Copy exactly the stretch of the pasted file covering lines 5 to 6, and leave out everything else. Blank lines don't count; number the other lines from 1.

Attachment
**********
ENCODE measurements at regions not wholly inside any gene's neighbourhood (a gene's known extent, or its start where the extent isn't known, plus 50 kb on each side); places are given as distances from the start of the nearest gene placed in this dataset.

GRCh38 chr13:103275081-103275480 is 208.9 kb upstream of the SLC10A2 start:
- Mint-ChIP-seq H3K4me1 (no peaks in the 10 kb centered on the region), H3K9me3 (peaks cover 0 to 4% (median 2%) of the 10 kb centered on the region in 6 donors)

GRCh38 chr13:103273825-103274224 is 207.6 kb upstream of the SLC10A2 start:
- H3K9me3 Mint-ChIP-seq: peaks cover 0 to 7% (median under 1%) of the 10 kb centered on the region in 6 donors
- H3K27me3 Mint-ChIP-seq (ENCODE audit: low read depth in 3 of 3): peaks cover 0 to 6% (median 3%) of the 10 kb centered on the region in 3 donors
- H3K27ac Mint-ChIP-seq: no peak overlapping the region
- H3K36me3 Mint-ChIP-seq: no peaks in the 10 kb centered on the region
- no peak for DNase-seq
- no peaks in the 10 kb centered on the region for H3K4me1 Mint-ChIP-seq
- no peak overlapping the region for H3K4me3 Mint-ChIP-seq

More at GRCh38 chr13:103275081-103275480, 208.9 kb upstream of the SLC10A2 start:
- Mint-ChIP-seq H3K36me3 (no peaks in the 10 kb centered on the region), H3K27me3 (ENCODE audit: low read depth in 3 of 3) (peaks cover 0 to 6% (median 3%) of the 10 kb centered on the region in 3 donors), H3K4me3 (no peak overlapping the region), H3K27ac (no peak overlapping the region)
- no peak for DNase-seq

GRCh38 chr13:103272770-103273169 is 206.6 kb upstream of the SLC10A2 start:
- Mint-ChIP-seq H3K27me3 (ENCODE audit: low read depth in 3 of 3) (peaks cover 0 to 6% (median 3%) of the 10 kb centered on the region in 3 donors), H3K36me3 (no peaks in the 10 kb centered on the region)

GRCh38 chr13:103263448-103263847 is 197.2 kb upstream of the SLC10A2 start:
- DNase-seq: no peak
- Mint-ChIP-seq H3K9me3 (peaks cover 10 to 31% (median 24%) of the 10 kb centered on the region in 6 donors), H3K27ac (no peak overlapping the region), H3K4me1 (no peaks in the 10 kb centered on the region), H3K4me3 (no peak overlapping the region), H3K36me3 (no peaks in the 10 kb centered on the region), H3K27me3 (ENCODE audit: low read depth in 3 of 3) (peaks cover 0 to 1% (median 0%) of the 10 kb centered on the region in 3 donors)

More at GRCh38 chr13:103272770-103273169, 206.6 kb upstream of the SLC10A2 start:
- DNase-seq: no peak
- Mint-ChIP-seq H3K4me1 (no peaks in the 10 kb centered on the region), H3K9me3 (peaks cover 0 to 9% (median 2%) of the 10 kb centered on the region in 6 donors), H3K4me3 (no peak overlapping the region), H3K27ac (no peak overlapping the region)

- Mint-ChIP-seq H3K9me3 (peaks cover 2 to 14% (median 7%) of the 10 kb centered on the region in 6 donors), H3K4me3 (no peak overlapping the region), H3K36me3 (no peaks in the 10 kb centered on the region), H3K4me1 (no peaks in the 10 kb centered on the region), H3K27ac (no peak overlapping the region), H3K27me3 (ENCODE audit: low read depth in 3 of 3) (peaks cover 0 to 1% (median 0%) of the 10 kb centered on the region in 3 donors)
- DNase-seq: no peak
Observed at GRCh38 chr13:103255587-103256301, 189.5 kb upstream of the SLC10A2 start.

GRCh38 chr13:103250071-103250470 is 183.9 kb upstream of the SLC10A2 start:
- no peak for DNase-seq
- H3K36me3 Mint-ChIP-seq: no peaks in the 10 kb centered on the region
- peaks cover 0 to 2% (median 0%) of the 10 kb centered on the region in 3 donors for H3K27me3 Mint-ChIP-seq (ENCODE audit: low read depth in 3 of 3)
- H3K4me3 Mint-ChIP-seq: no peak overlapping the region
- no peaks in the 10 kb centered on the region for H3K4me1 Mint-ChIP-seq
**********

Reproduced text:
- H3K9me3 Mint-ChIP-seq: peaks cover 0 to 7% (median under 1%) of the 10 kb centered on the region in 6 donors
- H3K27me3 Mint-ChIP-seq (ENCODE audit: low read depth in 3 of 3): peaks cover 0 to 6% (median 3%) of the 10 kb centered on the region in 3 donors